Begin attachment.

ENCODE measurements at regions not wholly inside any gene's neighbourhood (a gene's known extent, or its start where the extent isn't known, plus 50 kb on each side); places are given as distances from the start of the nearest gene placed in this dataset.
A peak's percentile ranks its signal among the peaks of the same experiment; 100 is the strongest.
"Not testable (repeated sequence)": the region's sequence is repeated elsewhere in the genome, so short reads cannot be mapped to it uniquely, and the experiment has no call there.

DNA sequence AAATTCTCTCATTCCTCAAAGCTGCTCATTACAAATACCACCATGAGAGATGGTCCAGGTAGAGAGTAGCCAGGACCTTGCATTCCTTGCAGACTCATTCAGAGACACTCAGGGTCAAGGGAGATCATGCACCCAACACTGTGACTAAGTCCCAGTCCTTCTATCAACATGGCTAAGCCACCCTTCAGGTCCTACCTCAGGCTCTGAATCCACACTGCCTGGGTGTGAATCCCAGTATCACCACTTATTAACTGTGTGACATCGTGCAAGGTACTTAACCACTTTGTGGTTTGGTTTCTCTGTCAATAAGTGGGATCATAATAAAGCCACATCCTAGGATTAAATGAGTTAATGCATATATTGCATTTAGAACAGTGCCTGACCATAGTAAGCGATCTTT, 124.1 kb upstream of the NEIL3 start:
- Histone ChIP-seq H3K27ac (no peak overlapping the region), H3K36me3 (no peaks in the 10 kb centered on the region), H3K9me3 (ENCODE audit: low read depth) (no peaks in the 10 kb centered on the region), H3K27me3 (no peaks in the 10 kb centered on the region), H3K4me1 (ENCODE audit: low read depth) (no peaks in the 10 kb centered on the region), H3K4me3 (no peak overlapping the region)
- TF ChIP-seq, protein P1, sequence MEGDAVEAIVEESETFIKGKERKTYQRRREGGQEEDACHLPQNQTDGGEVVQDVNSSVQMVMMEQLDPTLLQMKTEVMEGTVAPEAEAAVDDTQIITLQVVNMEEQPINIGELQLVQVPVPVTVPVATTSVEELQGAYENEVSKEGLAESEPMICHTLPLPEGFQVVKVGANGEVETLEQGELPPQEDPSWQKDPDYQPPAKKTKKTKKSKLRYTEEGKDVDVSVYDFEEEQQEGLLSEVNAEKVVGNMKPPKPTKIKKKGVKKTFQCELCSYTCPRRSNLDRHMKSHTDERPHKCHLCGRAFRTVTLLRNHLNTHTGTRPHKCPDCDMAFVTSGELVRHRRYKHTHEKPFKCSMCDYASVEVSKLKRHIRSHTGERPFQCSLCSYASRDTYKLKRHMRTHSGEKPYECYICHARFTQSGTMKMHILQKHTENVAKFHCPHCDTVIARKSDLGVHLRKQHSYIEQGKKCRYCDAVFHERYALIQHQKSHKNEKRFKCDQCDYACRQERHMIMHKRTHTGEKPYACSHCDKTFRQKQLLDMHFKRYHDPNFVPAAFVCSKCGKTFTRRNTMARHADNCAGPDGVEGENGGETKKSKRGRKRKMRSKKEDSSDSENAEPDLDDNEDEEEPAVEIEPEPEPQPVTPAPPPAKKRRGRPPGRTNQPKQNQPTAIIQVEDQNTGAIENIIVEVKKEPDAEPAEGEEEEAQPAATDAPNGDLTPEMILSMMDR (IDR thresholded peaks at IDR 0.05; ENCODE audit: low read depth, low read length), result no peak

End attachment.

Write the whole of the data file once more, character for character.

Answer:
ENCODE measurements at regions not wholly inside any gene's neighbourhood (a gene's known extent, or its start where the extent isn't known, plus 50 kb on each side); places are given as distances from the start of the nearest gene placed in this dataset.
A peak's percentile ranks its signal among the peaks of the same experiment; 100 is the strongest.
"Not testable (repeated sequence)": the region's sequence is repeated elsewhere in the genome, so short reads cannot be mapped to it uniquely, and the experiment has no call there.

DNA sequence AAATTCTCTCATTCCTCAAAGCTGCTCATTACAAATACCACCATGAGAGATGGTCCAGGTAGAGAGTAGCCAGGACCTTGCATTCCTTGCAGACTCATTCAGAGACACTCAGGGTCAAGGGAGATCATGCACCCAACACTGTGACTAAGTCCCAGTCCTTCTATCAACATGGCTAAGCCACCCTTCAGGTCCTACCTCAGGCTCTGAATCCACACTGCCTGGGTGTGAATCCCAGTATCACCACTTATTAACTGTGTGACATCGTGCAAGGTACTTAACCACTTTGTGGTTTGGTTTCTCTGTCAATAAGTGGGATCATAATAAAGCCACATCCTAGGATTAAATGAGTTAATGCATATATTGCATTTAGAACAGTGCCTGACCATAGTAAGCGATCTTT, 124.1 kb upstream of the NEIL3 start:
- Histone ChIP-seq H3K27ac (no peak overlapping the region), H3K36me3 (no peaks in the 10 kb centered on the region), H3K9me3 (ENCODE audit: low read depth) (no peaks in the 10 kb centered on the region), H3K27me3 (no peaks in the 10 kb centered on the region), H3K4me1 (ENCODE audit: low read depth) (no peaks in the 10 kb centered on the region), H3K4me3 (no peak overlapping the region)
- TF ChIP-seq, protein P1, sequence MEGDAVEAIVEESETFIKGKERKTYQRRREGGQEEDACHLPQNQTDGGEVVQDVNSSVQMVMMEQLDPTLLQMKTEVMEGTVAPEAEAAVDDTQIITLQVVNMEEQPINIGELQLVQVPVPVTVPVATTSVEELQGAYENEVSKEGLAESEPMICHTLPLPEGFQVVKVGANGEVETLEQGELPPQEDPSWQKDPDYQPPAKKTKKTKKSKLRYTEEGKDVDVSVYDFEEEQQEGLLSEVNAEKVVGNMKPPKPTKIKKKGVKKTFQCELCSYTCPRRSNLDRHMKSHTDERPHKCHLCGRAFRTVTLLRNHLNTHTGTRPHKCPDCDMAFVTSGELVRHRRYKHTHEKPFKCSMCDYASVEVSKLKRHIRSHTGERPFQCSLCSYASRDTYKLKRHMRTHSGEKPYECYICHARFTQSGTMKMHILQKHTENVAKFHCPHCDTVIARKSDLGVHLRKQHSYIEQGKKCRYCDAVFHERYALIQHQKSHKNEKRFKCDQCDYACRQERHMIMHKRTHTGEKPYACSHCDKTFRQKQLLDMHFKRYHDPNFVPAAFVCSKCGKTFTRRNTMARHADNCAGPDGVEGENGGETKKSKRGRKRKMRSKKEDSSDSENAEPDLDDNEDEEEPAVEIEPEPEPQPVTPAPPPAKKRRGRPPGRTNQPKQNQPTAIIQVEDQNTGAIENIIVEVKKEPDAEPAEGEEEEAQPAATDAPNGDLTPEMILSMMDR (IDR thresholded peaks at IDR 0.05; ENCODE audit: low read depth, low read length), result no peak